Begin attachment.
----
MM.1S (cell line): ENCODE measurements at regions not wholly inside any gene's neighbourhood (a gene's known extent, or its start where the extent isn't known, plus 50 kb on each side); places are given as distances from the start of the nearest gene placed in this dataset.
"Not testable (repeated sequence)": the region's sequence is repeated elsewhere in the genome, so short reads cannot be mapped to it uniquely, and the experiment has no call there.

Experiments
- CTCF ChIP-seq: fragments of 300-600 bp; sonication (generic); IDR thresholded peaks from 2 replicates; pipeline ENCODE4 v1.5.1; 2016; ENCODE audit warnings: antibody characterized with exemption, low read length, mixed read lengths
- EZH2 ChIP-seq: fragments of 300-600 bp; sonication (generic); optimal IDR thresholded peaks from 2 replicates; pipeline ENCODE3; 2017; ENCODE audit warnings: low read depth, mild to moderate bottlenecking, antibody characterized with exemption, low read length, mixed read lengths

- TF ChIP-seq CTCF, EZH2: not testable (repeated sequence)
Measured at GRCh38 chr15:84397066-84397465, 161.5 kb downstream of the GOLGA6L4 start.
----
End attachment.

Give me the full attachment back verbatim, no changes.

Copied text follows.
MM.1S (cell line): ENCODE measurements at regions not wholly inside any gene's neighbourhood (a gene's known extent, or its start where the extent isn't known, plus 50 kb on each side); places are given as distances from the start of the nearest gene placed in this dataset.
"Not testable (repeated sequence)": the region's sequence is repeated elsewhere in the genome, so short reads cannot be mapped to it uniquely, and the experiment has no call there.

Experiments
- CTCF ChIP-seq: fragments of 300-600 bp; sonication (generic); IDR thresholded peaks from 2 replicates; pipeline ENCODE4 v1.5.1; 2016; ENCODE audit warnings: antibody characterized with exemption, low read length, mixed read lengths
- EZH2 ChIP-seq: fragments of 300-600 bp; sonication (generic); optimal IDR thresholded peaks from 2 replicates; pipeline ENCODE3; 2017; ENCODE audit warnings: low read depth, mild to moderate bottlenecking, antibody characterized with exemption, low read length, mixed read lengths

- TF ChIP-seq CTCF, EZH2: not testable (repeated sequence)
Measured at GRCh38 chr15:84397066-84397465, 161.5 kb downstream of the GOLGA6L4 start.